There are many reasons why your AC system is not blowing cold air. However, there are four common reasons why your typical AC unit will not blow cool air. Keep in mind, all four reasons can be discovered during a routine pre-season inspection. Catch these problems early when the cost is low for repair and before your home is filled with unbearable heat.

1. Frozen Coils
A dirty evaporator coil will limit the flow of air. This is caused by dirty filters which restrict air flow and also allow dirt to build up on the evaporator coils causing the coils to freeze up. Occasionally, too many vents are closed to force air into specifically selected parts of the home, and this will reduce the air flow over the coil. Cleaning the evaporator coil is a job for professional AC repair technicians, like Enviromax Services. Cleaning this coil can be a problem, so this task is best left to the experts. Homeowners can help prevent coils from freezing up by changing the filters regularly.

2. The Refrigerant Level Is Low
Refrigerant can leak out of the system which can lead to the AC failing to cool the home. While an experienced Enviromax technician can fill the system with refrigerant, the system should be checked for a refrigerant leak as well. There’s a high chance that a leak may exist and even more so if the refrigerant level is low a second time.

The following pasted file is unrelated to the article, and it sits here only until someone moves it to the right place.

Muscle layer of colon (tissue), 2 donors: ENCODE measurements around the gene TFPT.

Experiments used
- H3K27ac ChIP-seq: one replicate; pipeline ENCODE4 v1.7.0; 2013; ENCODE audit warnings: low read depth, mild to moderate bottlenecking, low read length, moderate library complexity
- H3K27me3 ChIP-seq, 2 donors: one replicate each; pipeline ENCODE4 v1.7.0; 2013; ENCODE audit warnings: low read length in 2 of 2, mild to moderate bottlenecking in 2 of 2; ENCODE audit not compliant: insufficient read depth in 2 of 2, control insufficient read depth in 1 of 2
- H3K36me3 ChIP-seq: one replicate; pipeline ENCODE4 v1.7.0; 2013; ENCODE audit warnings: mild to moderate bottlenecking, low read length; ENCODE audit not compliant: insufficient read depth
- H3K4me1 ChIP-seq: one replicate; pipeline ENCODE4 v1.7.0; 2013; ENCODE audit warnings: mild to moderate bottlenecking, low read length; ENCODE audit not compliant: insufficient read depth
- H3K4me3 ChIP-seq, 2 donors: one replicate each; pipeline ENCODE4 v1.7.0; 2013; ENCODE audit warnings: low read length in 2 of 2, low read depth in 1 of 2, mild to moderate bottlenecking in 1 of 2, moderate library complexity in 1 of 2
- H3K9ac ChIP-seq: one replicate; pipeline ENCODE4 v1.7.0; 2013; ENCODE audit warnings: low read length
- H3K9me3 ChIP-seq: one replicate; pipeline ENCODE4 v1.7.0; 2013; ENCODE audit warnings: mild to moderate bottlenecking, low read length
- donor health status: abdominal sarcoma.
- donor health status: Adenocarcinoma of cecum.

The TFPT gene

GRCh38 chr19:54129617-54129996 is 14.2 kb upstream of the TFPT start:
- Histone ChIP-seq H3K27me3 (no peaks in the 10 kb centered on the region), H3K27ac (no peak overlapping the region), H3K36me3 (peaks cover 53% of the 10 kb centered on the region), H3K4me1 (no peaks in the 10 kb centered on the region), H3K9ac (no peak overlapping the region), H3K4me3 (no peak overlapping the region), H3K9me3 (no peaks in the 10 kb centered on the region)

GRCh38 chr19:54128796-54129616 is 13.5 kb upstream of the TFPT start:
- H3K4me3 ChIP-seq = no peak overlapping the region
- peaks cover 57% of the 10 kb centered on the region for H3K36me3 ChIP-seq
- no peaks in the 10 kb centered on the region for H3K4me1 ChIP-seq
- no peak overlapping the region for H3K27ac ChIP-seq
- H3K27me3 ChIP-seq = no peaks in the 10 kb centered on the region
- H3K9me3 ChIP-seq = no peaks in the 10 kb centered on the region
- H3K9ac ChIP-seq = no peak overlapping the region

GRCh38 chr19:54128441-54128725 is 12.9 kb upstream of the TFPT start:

3. The Thermostat Isn’t Working
Many homes have an outdated thermostat that fails to send the proper signal to the systems which triggers the flow of cold air. There are new high-tech thermostats available today, and they can be programmed to send various degrees of cold air at different times. These new thermostats can be used for customization and saving money on electricity bills.

4. Outside Compressor or Condenser Fan Isn’t Working
The condenser unit can become clogged with dirt and debris. This is the result of failing to clean the unit regularly to remove any material. The condenser unit fan moves the air from the home across the condensing coil. There are a number of possible problems in the condenser unit that can cause the fan to fail.

If the condensing unit fan is not working, then the compressor may automatically shut down, and a high temperature can severely damage it. If the compressor/condenser unit has power and the compressor motor appears to function properly, but the condenser fan won’t run, then the fan motor may be overheated. A repair technician should check all of the critical parts including the condenser coils. The outside condenser unit should also be thoroughly cleaned.